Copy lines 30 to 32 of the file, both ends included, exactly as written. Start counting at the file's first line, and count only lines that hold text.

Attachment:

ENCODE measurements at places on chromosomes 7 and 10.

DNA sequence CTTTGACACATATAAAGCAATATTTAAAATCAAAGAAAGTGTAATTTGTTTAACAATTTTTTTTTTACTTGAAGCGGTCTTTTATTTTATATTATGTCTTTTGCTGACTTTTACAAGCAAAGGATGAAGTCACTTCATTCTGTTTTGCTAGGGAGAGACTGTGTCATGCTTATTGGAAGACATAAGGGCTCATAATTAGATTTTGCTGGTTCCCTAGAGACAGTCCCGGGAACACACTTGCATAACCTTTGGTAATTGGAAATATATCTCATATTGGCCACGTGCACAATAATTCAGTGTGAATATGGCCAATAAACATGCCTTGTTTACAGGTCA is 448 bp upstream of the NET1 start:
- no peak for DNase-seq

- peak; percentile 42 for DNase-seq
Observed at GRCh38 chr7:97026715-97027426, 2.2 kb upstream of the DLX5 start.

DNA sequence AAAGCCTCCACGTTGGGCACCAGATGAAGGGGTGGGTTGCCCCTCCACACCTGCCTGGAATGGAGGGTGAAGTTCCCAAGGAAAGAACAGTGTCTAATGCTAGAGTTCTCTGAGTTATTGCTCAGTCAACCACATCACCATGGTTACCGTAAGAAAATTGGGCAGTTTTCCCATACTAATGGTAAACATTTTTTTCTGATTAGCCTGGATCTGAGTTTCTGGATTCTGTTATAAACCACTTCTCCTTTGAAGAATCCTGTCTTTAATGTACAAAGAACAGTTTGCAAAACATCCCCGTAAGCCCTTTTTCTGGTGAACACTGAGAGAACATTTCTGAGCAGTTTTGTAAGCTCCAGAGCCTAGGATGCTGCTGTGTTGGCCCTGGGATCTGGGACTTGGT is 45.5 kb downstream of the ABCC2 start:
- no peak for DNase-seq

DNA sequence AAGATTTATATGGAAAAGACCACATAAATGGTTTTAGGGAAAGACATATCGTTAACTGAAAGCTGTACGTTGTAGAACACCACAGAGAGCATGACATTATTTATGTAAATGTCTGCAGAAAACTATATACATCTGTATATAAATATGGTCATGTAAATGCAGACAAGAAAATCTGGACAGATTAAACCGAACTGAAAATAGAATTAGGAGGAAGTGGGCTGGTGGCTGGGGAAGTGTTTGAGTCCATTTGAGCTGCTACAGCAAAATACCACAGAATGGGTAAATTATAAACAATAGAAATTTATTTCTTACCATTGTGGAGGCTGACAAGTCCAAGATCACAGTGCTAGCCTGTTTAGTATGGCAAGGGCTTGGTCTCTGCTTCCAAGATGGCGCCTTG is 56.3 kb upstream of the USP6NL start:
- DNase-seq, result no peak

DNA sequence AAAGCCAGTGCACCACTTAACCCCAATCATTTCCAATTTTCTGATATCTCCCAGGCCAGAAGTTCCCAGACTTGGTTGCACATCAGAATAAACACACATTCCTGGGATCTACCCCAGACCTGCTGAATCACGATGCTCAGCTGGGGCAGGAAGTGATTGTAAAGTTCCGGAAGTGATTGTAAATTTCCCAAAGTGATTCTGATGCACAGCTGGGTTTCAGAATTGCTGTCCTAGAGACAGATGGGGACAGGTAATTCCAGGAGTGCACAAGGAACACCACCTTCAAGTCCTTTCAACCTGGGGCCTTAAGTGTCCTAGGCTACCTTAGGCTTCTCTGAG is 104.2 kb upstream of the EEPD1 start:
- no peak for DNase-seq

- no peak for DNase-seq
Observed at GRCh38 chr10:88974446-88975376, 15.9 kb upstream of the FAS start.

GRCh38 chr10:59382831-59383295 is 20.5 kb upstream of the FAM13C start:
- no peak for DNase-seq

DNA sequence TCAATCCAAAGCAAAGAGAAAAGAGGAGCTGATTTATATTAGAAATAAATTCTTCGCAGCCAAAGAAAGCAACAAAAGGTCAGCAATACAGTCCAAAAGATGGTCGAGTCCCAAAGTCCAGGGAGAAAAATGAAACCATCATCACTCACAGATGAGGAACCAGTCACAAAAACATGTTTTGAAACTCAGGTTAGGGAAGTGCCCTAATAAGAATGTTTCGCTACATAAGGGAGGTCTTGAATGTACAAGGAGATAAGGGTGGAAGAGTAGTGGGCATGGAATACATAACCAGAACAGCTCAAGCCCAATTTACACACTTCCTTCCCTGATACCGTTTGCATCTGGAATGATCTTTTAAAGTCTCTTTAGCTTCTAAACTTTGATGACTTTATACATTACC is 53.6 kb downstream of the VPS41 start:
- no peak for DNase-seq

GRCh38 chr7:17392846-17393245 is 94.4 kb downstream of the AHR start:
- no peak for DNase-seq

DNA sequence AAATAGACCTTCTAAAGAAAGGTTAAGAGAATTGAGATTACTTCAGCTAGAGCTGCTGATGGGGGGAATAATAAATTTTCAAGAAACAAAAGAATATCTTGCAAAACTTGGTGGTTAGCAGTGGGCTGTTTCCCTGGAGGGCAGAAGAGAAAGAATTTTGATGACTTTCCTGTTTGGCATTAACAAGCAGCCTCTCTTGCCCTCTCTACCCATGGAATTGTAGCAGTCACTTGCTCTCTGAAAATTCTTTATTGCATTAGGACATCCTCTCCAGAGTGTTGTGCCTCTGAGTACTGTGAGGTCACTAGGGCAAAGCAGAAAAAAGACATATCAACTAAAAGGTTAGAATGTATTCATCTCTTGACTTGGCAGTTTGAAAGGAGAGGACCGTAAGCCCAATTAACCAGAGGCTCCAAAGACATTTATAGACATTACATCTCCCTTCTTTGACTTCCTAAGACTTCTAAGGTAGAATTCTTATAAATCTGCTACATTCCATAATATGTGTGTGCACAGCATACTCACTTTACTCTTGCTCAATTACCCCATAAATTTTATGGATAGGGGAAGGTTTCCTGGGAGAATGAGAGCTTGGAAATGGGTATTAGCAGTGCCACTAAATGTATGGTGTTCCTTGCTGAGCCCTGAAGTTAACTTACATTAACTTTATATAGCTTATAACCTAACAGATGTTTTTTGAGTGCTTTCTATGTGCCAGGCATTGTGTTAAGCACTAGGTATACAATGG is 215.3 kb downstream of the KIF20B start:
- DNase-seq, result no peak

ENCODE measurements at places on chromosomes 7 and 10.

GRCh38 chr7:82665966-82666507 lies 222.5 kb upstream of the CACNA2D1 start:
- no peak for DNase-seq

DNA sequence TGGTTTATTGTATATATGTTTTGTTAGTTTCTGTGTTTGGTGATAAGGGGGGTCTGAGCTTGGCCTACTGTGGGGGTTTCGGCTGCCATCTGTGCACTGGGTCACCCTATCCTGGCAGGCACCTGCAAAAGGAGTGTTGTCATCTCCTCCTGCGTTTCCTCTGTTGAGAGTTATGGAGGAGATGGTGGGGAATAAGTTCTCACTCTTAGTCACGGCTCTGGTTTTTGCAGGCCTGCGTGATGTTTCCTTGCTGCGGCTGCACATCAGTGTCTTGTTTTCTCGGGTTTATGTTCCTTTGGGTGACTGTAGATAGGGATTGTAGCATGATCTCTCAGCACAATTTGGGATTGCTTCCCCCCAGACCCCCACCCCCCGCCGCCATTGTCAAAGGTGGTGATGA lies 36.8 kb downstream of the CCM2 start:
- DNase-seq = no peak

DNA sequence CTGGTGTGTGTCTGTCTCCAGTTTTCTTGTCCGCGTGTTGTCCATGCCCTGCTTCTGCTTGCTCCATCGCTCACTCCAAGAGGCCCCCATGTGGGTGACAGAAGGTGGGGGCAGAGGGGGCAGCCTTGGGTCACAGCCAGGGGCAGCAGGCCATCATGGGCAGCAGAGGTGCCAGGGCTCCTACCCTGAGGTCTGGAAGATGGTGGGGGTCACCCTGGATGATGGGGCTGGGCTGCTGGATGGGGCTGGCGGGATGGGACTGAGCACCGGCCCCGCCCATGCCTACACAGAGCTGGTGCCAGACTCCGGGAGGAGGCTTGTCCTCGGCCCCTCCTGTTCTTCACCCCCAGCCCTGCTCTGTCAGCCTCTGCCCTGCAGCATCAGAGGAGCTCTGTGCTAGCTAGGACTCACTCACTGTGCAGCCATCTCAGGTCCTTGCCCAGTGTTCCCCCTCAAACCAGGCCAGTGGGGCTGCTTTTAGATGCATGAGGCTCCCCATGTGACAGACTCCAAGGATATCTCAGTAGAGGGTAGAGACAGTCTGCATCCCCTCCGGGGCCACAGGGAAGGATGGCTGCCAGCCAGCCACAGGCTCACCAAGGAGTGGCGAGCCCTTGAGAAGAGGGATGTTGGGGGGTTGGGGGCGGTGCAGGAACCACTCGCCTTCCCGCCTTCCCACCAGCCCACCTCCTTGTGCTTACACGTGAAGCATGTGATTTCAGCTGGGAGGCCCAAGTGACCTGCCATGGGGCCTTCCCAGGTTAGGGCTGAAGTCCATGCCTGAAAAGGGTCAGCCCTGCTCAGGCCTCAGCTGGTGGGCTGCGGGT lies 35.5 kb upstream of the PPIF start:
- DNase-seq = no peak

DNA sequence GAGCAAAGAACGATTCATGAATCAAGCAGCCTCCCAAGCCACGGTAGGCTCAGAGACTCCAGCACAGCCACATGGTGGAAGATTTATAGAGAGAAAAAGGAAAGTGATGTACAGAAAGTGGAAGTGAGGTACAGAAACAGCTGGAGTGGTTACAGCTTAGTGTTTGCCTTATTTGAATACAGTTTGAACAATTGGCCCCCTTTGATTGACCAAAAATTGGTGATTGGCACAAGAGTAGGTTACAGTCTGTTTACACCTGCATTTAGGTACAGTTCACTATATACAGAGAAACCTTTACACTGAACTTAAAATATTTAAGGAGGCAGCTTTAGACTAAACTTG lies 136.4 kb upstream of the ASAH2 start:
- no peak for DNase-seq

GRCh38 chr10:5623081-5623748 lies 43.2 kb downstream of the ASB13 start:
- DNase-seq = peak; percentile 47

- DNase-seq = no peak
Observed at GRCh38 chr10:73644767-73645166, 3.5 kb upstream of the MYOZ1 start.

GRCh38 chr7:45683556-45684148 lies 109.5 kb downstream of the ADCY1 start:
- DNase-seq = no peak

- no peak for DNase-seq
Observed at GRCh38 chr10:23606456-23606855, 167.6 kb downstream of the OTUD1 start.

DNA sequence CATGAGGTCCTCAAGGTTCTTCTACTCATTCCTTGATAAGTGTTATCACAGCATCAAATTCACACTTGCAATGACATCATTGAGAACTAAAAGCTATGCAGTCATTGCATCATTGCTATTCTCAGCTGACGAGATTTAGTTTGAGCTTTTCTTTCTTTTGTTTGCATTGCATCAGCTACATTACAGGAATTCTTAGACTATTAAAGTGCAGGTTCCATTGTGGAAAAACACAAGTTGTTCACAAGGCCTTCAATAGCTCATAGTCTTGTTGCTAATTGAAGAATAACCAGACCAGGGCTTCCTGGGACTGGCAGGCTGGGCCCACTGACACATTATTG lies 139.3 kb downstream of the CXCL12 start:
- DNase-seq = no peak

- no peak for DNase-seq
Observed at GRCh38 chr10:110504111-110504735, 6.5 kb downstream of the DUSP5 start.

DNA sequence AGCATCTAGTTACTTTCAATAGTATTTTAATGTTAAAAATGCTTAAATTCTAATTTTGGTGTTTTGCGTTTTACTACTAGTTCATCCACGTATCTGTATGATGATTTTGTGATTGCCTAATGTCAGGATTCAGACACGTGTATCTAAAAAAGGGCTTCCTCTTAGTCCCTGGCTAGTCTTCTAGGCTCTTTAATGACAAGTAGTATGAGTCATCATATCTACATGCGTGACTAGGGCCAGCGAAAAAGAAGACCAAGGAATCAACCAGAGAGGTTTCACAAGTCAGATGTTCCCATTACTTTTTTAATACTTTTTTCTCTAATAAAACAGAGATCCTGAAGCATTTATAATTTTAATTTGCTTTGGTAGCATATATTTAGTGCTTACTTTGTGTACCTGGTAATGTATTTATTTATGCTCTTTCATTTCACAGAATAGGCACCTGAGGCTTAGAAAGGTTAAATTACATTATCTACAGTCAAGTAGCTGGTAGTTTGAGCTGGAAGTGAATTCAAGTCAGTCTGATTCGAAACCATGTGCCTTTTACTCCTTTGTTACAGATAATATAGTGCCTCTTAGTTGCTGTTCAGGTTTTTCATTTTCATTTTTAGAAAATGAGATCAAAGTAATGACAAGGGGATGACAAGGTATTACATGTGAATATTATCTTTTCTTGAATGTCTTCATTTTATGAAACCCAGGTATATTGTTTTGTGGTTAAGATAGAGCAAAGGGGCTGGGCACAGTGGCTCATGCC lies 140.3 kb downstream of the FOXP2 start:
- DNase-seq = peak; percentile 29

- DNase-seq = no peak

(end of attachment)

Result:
- no peak for DNase-seq

GRCh38 chr10:5623081-5623748 lies 43.2 kb downstream of the ASB13 start:
- DNase-seq = peak; percentile 47